The best way to relieve your own sadness is to force yourself to help someone relieve theirs. This is the most important job of leading in a time of COVID.

 

Stevie Ray is a nationally recognized corporate speaker and trainer, helping companies improve communication skills, customer service, leadership, and team management.  He can be reached at www.stevierays.org or stevie@stevierays.org.

The Hidden Dangers of Social Distancing

A colleague of mine recently talked about the need for people to experience group interactions by saying, “Every now and then, we all need to breathe the same air.” With the emergence of COVID-19, social distancing—the safe distance between people that inhibits the spread of the novel coronavirus—certainly challenges that need. Other practices—e-learning, telecommuting, and virtual meetings—all mean the same thing, don’t be around other people. While these measures are crucial to ensuring the health and safety of the community, business leaders should keep in mind the unspoken danger of physical distancing; emotional distancing.

 

Human beings are singularly wired to be social connected. As much as that seems obvious, there is more to it than simply our preference for the company of others. When I say singularly wired, I mean that no other mammal on the planet is built to socially connect the way that humans do. In fact, scientists have discovered that being able to think and react as a group, rather than just a gathering of individuals, is the one advantage that has kept humans alive; given that we are easily the weakest animal on the planet. The discovery of our unique ability to connect with other human brains around us has led to a new field of neuroscience; social neuroscience. Rather than study the workings of individual brains, social neuroscience studies how our brains are wired to connect with other brains to create mutually beneficial outcomes (the study of positive mob mentality).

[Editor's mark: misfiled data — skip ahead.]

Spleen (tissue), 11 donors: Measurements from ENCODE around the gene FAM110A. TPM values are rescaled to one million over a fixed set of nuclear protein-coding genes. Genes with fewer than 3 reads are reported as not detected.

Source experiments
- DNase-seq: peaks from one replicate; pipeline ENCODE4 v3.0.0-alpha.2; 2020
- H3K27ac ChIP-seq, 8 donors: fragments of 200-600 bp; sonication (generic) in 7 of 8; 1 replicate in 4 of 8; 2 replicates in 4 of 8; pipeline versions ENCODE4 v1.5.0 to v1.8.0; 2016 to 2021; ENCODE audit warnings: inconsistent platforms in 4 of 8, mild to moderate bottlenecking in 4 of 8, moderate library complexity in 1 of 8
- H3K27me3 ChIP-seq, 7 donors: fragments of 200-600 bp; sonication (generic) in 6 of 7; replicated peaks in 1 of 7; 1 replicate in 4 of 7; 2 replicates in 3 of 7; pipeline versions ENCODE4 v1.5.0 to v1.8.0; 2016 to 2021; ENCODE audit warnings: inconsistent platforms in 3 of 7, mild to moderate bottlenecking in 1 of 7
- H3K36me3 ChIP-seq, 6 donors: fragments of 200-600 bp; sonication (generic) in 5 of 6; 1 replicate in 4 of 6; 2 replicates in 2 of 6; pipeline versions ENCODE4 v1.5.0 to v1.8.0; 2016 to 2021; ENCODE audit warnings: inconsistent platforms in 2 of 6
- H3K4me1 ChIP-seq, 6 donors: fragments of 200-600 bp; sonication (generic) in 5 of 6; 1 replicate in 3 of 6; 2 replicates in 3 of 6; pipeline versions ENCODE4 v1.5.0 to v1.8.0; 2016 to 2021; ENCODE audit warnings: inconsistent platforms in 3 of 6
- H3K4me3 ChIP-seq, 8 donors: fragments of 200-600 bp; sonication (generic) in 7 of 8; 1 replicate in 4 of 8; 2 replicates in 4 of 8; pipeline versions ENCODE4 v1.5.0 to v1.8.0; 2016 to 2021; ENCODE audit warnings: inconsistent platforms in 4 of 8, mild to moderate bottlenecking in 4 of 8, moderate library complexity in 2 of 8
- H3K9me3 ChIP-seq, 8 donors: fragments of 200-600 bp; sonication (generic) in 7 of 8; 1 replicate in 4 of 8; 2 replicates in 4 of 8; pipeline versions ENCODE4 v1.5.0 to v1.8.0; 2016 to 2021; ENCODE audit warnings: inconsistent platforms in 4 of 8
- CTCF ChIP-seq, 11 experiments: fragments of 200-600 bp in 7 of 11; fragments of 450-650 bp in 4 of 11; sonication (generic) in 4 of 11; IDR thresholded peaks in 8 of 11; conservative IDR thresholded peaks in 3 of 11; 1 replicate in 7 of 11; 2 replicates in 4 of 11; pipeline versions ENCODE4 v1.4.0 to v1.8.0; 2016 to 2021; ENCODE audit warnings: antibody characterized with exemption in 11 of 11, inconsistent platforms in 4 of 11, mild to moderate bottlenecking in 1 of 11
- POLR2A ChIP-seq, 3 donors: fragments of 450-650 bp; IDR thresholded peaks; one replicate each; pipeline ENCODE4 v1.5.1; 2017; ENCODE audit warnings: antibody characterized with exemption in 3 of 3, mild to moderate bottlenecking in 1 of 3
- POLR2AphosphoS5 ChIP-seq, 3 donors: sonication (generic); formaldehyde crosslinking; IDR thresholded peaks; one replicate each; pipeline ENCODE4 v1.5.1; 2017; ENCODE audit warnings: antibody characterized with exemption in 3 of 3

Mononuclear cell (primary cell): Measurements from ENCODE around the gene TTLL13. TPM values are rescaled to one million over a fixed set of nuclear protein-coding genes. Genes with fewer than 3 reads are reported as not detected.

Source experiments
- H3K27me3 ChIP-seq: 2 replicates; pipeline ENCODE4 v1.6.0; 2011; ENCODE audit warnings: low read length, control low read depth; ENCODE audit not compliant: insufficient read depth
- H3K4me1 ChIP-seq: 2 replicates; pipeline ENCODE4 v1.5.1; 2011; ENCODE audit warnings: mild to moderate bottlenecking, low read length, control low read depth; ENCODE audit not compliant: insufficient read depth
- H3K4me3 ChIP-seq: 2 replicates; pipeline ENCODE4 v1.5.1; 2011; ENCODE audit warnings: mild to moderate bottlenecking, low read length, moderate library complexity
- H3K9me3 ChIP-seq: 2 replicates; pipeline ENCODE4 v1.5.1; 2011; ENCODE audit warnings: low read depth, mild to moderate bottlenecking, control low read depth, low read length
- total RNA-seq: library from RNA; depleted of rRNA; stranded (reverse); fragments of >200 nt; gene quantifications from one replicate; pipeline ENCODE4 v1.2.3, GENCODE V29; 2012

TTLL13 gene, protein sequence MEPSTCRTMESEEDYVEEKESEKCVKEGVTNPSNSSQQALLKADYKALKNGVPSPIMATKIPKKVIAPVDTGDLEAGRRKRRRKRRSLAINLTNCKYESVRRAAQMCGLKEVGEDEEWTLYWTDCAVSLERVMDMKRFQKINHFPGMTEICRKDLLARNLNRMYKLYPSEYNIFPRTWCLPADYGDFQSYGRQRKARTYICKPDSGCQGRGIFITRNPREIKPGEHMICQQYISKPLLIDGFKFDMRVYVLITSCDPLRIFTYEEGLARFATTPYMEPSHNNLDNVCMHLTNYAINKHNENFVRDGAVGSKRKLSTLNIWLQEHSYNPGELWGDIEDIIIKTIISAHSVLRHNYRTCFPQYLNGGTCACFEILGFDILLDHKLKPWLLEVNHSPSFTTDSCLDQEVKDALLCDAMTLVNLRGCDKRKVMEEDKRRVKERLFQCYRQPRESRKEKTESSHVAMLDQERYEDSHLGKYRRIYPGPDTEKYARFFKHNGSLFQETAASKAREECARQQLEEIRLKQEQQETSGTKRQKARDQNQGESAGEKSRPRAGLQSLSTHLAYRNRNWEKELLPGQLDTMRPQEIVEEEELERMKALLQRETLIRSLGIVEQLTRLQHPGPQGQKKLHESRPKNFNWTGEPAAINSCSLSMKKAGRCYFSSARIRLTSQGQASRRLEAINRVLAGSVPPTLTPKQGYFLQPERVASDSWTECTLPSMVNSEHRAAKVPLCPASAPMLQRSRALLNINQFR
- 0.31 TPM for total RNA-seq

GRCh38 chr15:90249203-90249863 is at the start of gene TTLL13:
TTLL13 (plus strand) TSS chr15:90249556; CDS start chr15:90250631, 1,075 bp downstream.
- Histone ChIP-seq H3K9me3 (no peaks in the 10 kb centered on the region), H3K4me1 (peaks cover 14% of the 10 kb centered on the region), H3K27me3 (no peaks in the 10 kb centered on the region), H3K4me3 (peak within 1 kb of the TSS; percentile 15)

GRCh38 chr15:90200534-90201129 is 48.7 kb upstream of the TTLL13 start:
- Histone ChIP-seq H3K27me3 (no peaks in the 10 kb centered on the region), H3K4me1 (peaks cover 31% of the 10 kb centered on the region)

Depending on how much social interaction a person has built into their daily lives, short-term social distancing will not likely cause harm. It is absence makes the heart grow fonder in action. But, long-term social distancing results in one of the most harmful states the brain can experience; isolation. Isolation causes changes of sleep patterns, which can affect cognition and overall mental health. The lack of brain stimulation inhibits problem-solving skills, and it diminishes the ability to interact effectively in the workplace. And don’t be fooled into thinking that this only applies to extreme cases, such as solitary confinement. Even the recent focus that certain generations have had on hand-held devices instead of face-to-face interaction has seen a dramatic impact on communication skills.

It has long been known that the lose of a spouse has greater detrimental effects on men than on women. It was only recently understood that this is because women tend to have broader social networks upon which to rely when their spouse is no longer in the picture. Basically, after the loss of a spouse, women gather, while men sit alone. So, isolation among employees will not only affect their cognitive abilities, but damage their long-term health as well. The need for interaction is so strong that many workplaces are reporting heightened feelings of isolation even among employees who work side by side. I visited one such office, where employees stared at their computers all day. They were so disconnected that it seemed foolish to have them come into the office.